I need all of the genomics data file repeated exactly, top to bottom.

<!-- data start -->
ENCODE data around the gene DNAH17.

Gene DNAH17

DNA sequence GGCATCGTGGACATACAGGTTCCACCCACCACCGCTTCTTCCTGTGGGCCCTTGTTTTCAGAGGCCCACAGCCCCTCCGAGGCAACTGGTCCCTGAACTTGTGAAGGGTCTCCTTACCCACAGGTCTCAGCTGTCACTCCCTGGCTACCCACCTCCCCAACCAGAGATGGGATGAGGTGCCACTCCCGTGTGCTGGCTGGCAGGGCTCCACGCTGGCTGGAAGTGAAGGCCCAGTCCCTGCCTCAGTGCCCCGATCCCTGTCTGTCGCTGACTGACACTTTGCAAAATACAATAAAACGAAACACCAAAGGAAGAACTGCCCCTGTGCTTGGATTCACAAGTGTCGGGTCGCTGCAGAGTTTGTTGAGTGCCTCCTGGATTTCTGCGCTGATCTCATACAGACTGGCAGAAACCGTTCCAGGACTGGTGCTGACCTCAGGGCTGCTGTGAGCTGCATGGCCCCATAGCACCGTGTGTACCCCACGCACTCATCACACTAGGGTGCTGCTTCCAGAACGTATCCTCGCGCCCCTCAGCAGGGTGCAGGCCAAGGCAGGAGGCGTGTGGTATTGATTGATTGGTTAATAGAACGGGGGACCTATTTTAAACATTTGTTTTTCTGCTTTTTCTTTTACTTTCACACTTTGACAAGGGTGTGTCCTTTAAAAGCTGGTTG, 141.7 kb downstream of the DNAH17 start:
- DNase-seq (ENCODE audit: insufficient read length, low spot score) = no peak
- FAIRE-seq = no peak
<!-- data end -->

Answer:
ENCODE data around the gene DNAH17.

Gene DNAH17

DNA sequence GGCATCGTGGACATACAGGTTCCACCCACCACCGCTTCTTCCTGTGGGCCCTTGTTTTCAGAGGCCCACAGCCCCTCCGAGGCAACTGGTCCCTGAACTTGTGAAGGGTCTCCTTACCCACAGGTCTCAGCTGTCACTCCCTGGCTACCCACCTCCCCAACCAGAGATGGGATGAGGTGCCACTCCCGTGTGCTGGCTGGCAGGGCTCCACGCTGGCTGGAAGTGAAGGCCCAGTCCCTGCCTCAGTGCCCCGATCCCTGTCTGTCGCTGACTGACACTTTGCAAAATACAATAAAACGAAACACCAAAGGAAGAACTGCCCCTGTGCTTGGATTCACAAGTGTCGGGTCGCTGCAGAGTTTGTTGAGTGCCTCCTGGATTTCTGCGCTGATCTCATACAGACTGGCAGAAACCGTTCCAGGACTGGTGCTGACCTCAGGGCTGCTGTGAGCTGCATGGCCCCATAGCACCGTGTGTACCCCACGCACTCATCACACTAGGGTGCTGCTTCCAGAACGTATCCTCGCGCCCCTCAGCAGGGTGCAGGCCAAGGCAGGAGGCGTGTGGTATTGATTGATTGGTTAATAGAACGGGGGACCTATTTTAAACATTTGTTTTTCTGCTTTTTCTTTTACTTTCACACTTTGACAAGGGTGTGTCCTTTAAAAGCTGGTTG, 141.7 kb downstream of the DNAH17 start:
- DNase-seq (ENCODE audit: insufficient read length, low spot score) = no peak
- FAIRE-seq = no peak